Elderly and frail patients whose blood pressure is also being treated need to be carefully treated, suggest findings published in JAMA Internal Medicine.
Caution should be used in treating frail elderly patients with low systolic blood pressure (SBP), according to research published in JAMA Internal Medicine.
Researchers from Italy and France teamed up to evaluate the blood pressure (BP) in 1,127 elderly residents of nursing homes (greater than 80 years) over the course of a 2-year follow up period between 2007 and 2010. The researchers assessed the interaction between low SBP (<130 mm Hg) and the presence of combination anti hypertensive treatment on 2 year all cause mortality.
The participants’ BP was measured with assisted self measurements 3 times in the morning (between 8 am and noon) and 3 times in the evening (from 3 pm to 6 pm) over 3 consecutive days for an average total of 18 measurements. The researchers then compared patients with SBP less than 130 mm Hg and receiving combination anti hypertensive treatment to all other participants.
The researchers discovered a significant association between low SBP and treatment with 2 or more BP lowering agents, which resulted in a higher risk of mortality in patients with low SBP who had received multiple BP lowering medicines compared to the other participants. The researchers used 3 sensitivity analyses to compare patients with SBP lower than 130 mm Hg and receiving anti hypertensive treatment (exposed) versus all the other patients: 1) propensity score matched subsets; 2) adjustments for cardiovascular comorbidities; 3) and exclusion of patients without a history of hypertension who were receiving BP lowering agents.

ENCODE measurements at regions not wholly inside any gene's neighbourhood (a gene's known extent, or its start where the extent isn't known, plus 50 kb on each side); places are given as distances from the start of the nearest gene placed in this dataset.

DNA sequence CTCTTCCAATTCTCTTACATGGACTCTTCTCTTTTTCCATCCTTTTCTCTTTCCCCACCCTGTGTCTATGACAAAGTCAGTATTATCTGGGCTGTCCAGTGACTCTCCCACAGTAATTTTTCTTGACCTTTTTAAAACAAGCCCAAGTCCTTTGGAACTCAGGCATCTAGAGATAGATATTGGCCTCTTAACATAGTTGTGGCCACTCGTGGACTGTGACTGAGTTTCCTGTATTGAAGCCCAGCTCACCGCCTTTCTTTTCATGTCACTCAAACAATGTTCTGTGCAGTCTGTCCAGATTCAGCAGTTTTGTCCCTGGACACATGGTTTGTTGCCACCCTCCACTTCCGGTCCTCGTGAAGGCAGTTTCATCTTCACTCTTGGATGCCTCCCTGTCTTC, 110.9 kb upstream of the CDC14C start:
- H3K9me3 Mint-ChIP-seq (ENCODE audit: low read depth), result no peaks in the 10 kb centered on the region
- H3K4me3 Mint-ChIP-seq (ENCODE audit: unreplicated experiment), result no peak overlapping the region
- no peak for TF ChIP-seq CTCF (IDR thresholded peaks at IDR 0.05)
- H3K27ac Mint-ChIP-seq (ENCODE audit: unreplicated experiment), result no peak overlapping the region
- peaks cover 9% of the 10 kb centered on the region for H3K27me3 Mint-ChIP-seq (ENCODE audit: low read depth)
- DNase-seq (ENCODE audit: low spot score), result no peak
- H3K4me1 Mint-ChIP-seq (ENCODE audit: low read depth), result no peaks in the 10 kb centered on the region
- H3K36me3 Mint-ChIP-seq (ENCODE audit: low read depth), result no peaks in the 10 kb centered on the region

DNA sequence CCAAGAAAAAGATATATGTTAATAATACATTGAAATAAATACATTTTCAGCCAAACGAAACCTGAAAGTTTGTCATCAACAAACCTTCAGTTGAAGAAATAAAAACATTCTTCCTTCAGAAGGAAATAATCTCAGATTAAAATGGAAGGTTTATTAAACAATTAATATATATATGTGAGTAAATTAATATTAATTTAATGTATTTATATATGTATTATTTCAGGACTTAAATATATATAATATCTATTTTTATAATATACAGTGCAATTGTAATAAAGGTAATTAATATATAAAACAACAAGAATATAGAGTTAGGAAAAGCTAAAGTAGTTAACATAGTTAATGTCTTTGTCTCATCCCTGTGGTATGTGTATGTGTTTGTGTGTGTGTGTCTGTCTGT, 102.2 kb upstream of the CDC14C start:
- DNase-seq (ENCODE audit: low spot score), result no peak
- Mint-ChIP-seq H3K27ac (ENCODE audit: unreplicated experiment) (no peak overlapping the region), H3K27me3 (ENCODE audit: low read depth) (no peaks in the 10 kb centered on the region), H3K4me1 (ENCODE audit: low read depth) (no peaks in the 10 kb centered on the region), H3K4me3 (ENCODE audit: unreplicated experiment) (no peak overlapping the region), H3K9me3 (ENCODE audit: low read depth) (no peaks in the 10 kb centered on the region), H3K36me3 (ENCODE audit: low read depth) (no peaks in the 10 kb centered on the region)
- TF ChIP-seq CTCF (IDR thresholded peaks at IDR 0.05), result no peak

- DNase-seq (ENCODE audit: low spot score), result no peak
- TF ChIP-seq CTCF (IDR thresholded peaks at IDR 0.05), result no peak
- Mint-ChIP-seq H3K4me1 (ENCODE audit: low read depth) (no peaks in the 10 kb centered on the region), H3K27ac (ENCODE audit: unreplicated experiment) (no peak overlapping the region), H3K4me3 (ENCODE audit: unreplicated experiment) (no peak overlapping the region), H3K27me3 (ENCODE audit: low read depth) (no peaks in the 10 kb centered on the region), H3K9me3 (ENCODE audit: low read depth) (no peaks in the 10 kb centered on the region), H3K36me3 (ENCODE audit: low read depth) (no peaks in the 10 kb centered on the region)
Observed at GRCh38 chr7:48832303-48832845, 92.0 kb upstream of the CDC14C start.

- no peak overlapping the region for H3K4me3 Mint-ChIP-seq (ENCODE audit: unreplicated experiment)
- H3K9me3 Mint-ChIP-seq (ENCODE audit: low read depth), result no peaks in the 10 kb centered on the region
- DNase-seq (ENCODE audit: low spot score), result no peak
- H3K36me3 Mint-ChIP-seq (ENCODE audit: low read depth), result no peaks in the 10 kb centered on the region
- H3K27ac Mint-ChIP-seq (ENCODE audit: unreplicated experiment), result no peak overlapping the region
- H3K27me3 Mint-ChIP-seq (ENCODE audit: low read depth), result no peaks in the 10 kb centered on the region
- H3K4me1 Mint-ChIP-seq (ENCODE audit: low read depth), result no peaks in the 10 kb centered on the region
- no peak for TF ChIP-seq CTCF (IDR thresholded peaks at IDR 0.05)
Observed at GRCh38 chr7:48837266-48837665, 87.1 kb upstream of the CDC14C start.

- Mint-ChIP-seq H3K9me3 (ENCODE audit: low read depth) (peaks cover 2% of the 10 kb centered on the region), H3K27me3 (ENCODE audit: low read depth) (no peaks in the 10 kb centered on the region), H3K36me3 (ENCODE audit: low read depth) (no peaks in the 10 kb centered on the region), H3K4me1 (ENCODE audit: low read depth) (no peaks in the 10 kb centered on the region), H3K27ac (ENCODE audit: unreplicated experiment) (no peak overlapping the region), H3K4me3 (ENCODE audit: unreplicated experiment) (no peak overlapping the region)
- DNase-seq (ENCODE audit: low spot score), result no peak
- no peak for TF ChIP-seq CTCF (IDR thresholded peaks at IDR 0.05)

There were other co-variables associated with mortality, the researchers discovered — age, male sex, low body mass index, Charlson Comorbidity Index score, and degree of disability (such as low activities of daily living score). After adjustment for these factors, the excess risk in patients with low SBP who were receiving multiple BP lowering agents persisted. After similar factors, the risk of death in the group with low SBP receiving multiple BP medicines did not change significantly.
Currently, the researchers noted, there are no clear recommendations regarding target BP level in the treatment of hypertension in elderly, frail patients. European guidelines recently recommended reducing SBP to between 140 mm Hg and 150 mm Hg for individuals older than 80 years whose SBP was 160 mm Hg or higher. However, the researchers continued that there was no clear indication that this strategy, or other recommendations, should be implemented when the SBP levels are lowered.
“The findings of this study raise a cautionary note regarding the safety of using combination antihypertensive therapy in frail elderly patients with low SBP (<130 mm Hg),” the authors concluded, noting that further clinical trials are required in order to develop standardized recommendations.